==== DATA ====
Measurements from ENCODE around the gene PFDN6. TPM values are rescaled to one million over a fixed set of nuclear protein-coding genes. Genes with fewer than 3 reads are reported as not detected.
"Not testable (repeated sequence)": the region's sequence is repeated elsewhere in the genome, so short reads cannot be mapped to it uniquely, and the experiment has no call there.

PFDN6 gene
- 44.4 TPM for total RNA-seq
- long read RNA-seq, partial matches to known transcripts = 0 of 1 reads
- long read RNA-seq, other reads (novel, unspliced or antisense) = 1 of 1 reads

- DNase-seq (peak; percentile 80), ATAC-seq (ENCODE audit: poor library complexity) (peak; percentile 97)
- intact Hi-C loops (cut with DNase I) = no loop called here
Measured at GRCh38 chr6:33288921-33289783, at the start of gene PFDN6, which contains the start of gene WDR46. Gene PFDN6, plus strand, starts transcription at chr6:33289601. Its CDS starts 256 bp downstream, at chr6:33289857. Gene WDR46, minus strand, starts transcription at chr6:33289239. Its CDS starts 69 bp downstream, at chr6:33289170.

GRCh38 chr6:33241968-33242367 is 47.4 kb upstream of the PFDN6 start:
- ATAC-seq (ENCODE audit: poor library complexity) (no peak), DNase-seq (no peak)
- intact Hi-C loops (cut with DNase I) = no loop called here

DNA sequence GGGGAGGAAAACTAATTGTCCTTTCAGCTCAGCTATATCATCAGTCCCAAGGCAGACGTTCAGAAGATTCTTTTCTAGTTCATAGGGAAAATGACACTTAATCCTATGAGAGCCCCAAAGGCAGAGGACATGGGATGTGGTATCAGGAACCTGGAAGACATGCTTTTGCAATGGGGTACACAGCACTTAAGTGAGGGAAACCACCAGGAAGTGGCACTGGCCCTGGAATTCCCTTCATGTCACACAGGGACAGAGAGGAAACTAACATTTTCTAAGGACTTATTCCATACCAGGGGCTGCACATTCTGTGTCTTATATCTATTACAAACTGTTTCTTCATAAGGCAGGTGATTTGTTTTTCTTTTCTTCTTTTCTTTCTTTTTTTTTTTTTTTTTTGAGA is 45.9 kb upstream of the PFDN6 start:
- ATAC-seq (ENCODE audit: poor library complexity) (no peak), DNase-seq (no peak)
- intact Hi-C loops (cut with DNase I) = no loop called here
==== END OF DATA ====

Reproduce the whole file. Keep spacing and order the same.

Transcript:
Measurements from ENCODE around the gene PFDN6. TPM values are rescaled to one million over a fixed set of nuclear protein-coding genes. Genes with fewer than 3 reads are reported as not detected.
"Not testable (repeated sequence)": the region's sequence is repeated elsewhere in the genome, so short reads cannot be mapped to it uniquely, and the experiment has no call there.

PFDN6 gene
- 44.4 TPM for total RNA-seq
- long read RNA-seq, partial matches to known transcripts = 0 of 1 reads
- long read RNA-seq, other reads (novel, unspliced or antisense) = 1 of 1 reads

- DNase-seq (peak; percentile 80), ATAC-seq (ENCODE audit: poor library complexity) (peak; percentile 97)
- intact Hi-C loops (cut with DNase I) = no loop called here
Measured at GRCh38 chr6:33288921-33289783, at the start of gene PFDN6, which contains the start of gene WDR46. Gene PFDN6, plus strand, starts transcription at chr6:33289601. Its CDS starts 256 bp downstream, at chr6:33289857. Gene WDR46, minus strand, starts transcription at chr6:33289239. Its CDS starts 69 bp downstream, at chr6:33289170.

GRCh38 chr6:33241968-33242367 is 47.4 kb upstream of the PFDN6 start:
- ATAC-seq (ENCODE audit: poor library complexity) (no peak), DNase-seq (no peak)
- intact Hi-C loops (cut with DNase I) = no loop called here

DNA sequence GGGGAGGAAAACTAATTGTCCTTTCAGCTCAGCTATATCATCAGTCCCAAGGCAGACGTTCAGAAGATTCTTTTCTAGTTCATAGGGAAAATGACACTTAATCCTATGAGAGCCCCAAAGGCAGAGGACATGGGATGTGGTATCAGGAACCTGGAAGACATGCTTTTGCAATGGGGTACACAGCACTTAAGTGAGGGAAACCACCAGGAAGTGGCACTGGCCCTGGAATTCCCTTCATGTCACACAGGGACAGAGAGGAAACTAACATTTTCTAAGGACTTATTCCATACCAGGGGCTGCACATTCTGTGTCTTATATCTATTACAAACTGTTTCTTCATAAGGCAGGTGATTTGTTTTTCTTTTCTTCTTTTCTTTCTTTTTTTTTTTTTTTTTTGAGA is 45.9 kb upstream of the PFDN6 start:
- ATAC-seq (ENCODE audit: poor library complexity) (no peak), DNase-seq (no peak)
- intact Hi-C loops (cut with DNase I) = no loop called here